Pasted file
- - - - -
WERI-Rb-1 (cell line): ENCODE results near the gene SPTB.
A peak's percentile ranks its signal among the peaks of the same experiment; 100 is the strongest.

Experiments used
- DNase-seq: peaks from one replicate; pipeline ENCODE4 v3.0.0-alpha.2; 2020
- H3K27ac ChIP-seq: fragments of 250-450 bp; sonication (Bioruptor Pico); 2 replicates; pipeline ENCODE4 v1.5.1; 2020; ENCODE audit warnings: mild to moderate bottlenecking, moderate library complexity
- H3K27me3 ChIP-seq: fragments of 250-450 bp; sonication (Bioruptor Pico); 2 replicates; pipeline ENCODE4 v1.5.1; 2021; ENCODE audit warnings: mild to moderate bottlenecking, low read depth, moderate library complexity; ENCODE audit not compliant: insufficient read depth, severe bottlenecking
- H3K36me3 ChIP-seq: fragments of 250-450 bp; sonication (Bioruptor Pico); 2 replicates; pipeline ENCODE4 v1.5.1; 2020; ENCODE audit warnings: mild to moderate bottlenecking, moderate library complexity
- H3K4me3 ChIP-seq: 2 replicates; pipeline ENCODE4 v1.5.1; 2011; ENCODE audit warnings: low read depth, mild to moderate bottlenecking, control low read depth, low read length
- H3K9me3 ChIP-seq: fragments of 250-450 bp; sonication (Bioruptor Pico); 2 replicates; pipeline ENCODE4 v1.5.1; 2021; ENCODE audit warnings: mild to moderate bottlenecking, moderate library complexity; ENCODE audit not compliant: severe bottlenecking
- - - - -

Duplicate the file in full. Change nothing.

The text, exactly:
WERI-Rb-1 (cell line): ENCODE results near the gene SPTB.
A peak's percentile ranks its signal among the peaks of the same experiment; 100 is the strongest.

Experiments used
- DNase-seq: peaks from one replicate; pipeline ENCODE4 v3.0.0-alpha.2; 2020
- H3K27ac ChIP-seq: fragments of 250-450 bp; sonication (Bioruptor Pico); 2 replicates; pipeline ENCODE4 v1.5.1; 2020; ENCODE audit warnings: mild to moderate bottlenecking, moderate library complexity
- H3K27me3 ChIP-seq: fragments of 250-450 bp; sonication (Bioruptor Pico); 2 replicates; pipeline ENCODE4 v1.5.1; 2021; ENCODE audit warnings: mild to moderate bottlenecking, low read depth, moderate library complexity; ENCODE audit not compliant: insufficient read depth, severe bottlenecking
- H3K36me3 ChIP-seq: fragments of 250-450 bp; sonication (Bioruptor Pico); 2 replicates; pipeline ENCODE4 v1.5.1; 2020; ENCODE audit warnings: mild to moderate bottlenecking, moderate library complexity
- H3K4me3 ChIP-seq: 2 replicates; pipeline ENCODE4 v1.5.1; 2011; ENCODE audit warnings: low read depth, mild to moderate bottlenecking, control low read depth, low read length
- H3K9me3 ChIP-seq: fragments of 250-450 bp; sonication (Bioruptor Pico); 2 replicates; pipeline ENCODE4 v1.5.1; 2021; ENCODE audit warnings: mild to moderate bottlenecking, moderate library complexity; ENCODE audit not compliant: severe bottlenecking